Tiger returns to Phoenix

Tiger Woods never started his season in the Waste Management Phoenix Open, until this week.

Perhaps he has tickets for the Super Bowl at University of Phoenix Stadium and was going to be in the area anyway, so he decided to make his first appearance at TPC Scottsdale since 2001.

Even though Woods tied for 17th, and last, in the Hero World Challenge in December, the early reviews on the swing changes he made in the offseason with new instructor Chris Como were very positive, and he can’t wait to get going.

“It will be great to return to Phoenix,” Woods wrote on his website. “The crowds are amazing and always enthusiastic.”

Sometimes too enthusiastic.

Woods embraced the stadium-like atmosphere when he made a hole-in-one on the raucous 16th hole in 1997 and he exhorted the alcohol-fueled crowd with the “raise the roof” sign.

However, two years later, a fan who was heckling Woods was wrestled to the ground by security guards and then arrested when a gun was discovered in his backpack.

In 2001, another fan lobbed an orange onto a green while Tiger was putting, and Woods hasn’t been back to play in Phoenix since.

Tournament chairman Danny Calihan said Woods did not ask about security measures before committing to play this week.

“Our security procedures are pretty strong, and we’re pretty proud of them,” Calihan said. “No backpacks or purses are allowed. You need a clear, plastic bag for everything. In our discussions with Tiger, (security) never came up.

“The speculation is just that he wants to play more events. He wants to get to some places where he hasn’t played in years past. It fits his schedule very well this year.”

Woods usually starts his season on the Middle East swing of the European Tour, but he didn’t make that trip this year. He said he would add at least one event on the West Coast swing of the PGA Tour.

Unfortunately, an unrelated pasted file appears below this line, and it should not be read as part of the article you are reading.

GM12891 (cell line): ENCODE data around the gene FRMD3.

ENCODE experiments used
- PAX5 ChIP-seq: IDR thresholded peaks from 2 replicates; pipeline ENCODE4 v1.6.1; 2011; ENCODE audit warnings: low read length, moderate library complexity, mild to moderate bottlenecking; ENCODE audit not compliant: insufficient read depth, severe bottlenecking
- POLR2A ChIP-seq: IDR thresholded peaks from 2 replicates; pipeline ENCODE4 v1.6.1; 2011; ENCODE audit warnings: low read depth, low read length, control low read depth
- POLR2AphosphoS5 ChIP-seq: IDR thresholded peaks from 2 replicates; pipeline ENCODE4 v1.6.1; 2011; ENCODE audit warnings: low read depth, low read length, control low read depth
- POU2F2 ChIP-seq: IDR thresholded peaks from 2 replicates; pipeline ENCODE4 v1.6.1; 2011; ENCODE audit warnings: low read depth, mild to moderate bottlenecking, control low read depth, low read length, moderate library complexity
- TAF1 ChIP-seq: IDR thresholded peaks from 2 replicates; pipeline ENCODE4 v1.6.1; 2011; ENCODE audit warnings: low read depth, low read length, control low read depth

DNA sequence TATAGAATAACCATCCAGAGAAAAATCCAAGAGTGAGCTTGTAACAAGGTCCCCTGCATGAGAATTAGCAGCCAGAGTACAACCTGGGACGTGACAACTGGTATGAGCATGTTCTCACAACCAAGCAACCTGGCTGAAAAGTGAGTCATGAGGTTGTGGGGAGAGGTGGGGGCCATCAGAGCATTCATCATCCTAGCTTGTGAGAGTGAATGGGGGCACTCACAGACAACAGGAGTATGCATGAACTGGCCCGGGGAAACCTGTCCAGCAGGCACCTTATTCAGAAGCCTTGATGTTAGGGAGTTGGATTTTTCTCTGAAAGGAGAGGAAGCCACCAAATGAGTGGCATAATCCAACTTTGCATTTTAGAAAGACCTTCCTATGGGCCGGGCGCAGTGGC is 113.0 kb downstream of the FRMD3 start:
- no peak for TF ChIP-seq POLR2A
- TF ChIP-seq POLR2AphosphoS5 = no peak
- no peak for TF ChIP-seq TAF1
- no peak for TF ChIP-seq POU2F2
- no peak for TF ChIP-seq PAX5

After playing only seven tournaments on the PGA Tour last season because of two back injuries, one of which required surgery, Woods also will play next week in the Farmers Insurance Open at Torrey Pines, where he is an eight-time winner.

“My guess is Tiger is going to Phoenix so he can build confidence in his own game and get some self-confidence because he hasn’t played for a long time, (and then) build himself back up to the more difficult courses,” said Jack Nicklaus, who holds the record Woods covets most.

The Golden Bear won 18 major titles in his career, while Woods has been stuck on 14 since winning the 2008 U.S. Open in an epic playoff with Rocco Mediate at Torrey Pines.

Nicklaus, for one, thinks Tiger can still catch him.

“I had lulls in my career, too,” said Nicklaus, whose last major title came in the 1986 Masters at the age of 46. “I had several periods where I had three and four years that I didn’t win anything of a major championship, and I came back from that, and I think Tiger may do the same. …

“Tiger has had a great career, and I don’t think his career is over. We’ll see what happens from here.”

Woods, who played for the first time on the PGA Tour in the 1992 Nissan Los Angeles Open at Riviera on a sponsor’s exemption when he was 16, will be playing in consecutive weeks on the West Coast for the first time since 2004.

Even though he grew up in Southern California, he has never played in what is now the Humana Challenge (formerly the Bob Hope Desert Classic) in La Quinta and has not played what is now the Northern Trust Open at Riviera since 2006.

Even personal requests from the late Bob Hope and Los Angeles Lakers legend Jerry West, who was tournament director of the Northern Trust for several years, couldn’t get Woods to show up at those tournaments.

And he doesn’t like playing at Pebble Beach in the winter because the weather can be cold and the course soggy, even though he often made the trip down the coast to play the famed links course the Monterey Peninsula when he was a student at Stanford.

Woods also moved his World Challenge from Sherwood Country Club in Thousand Oaks, Calif., to his new home in Florida last year.

That caused one Los Angeles writer, Jill Painter Lopez, to ask Tiger in an article: “Was it something we said?”

So perhaps when it came time for Tiger, now very much established in Florida, to add an event on the West Coast swing, it shouldn’t be a surprise that he chose Arizona.

–Story courtesy of The Sports Xchange, TSX Golf Editor Tom LaMarre

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